This is the warning the FBI gives on a recent bulletin distributed to the transportation industry. The federal law enforcement agency expressed their concern regarding the vulnerability offered by the ELDs, which could benefit cyber criminals.
According to FBI bulletin, the ELD Mandate, doesn’t include any requirements related to cybersecurity for ELDs’ suppliers or manufacturers. Neither a specification for 3rd party testing or validation to the ELD self-certification process.
Fleet companies can put themselves and their trucking operations in risk because of that, the electronic logging devices are able to generate a lot of data, like information regarding driver activities and vehicle’s history.
This kind of data is used by fleet companies to manage billing, payroll, route productivity, maintenance and fuel costs, etc. If a malicious party have access to company’s information through the use of ELD all sensible data, such fleet’s customers, assets’ location, schedules, personal information can be compromised.
The cyber criminals that gather this kind information will try different methods to get benefit from them. The FBI has reported that self-certified ELDs didn’t adopt the best practices in relation to cybersecurity, what makes them vulnerable to cyber-attacks.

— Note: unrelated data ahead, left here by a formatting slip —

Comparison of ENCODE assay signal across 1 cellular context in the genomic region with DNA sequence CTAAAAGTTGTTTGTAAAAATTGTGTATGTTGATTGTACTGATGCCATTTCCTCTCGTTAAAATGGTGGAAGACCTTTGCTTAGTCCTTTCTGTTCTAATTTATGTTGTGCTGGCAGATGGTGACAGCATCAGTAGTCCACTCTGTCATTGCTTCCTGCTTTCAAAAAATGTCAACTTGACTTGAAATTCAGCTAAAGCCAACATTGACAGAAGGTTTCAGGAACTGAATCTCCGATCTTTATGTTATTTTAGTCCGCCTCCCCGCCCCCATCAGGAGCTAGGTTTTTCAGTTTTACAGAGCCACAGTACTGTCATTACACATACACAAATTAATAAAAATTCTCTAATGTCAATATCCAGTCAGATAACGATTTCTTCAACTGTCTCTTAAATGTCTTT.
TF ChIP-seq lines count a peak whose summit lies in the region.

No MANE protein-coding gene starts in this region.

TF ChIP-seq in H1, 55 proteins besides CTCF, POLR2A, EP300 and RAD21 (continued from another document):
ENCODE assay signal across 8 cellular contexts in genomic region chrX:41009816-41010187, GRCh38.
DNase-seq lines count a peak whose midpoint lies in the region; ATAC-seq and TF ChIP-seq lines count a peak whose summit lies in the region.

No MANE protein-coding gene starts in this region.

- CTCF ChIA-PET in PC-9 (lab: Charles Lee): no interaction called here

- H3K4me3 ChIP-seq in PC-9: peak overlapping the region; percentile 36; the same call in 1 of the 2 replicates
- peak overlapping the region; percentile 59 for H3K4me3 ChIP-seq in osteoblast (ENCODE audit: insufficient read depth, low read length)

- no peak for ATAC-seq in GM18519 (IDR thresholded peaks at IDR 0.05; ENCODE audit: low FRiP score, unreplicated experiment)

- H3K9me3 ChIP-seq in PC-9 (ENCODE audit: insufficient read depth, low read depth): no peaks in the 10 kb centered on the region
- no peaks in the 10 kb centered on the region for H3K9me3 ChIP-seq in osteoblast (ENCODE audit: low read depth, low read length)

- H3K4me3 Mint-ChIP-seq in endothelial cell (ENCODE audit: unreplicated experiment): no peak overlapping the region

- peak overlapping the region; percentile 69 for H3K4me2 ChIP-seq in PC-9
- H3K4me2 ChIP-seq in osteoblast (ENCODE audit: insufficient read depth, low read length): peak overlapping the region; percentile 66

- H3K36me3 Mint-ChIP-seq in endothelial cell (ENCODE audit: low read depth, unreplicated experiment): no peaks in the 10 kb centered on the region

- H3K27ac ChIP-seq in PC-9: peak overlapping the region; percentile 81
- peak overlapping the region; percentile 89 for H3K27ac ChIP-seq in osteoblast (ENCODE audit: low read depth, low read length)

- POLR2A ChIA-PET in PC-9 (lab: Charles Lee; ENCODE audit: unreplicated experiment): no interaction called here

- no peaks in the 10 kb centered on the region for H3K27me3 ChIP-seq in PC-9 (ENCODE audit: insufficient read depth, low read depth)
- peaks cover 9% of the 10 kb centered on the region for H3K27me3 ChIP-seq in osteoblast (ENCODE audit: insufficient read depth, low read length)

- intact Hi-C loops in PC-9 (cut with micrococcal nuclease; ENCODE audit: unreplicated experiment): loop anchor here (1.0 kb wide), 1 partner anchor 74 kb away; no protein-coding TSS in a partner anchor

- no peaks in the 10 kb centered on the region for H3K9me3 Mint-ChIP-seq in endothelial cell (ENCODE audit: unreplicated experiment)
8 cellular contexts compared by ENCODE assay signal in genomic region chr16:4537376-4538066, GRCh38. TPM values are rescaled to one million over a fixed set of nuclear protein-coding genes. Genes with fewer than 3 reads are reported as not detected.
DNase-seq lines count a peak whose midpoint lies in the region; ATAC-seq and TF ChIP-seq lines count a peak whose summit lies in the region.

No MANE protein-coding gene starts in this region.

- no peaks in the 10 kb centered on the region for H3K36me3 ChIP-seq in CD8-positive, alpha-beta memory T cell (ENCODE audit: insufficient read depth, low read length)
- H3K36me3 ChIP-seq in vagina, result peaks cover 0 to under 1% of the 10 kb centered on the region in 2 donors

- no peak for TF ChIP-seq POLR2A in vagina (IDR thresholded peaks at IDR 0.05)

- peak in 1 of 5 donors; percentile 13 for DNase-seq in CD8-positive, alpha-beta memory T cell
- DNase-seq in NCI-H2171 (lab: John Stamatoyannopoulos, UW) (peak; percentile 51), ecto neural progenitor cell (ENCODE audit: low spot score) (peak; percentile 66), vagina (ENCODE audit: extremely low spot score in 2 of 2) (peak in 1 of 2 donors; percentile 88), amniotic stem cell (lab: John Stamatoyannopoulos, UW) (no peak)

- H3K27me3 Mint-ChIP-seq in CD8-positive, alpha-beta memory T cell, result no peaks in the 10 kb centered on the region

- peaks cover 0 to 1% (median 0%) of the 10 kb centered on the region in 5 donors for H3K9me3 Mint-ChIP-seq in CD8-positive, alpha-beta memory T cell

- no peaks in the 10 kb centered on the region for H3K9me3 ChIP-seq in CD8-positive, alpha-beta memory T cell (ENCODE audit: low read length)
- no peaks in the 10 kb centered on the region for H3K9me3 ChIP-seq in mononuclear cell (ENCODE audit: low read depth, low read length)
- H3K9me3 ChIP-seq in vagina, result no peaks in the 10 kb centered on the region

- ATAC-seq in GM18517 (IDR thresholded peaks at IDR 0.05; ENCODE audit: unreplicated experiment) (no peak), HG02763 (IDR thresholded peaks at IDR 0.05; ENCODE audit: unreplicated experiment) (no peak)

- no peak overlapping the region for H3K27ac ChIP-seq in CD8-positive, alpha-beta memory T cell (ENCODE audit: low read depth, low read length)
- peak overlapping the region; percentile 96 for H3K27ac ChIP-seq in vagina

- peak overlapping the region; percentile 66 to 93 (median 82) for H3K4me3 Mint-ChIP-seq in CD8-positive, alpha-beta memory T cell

This lack of security besides of putting at risk transportation companies’ data can also affect the way the vehicle behaves. Although the purpose of the electronic logging devices is to log the data from vehicle’s engine, some of self-certified ELDs are able to send commands to vehicle’s engine through the ECM’s connection. In consequence of that, ELD’s functions related to the precision of the device display and vehicle’s control can be affected.
It’s advisable for transportation companies to carefully read and follow FMSCA’s best practices guidance regarding cybersecurity and the integration of ELD devices on trucks: https://rosap.ntl.bts.gov/view/dot/49248.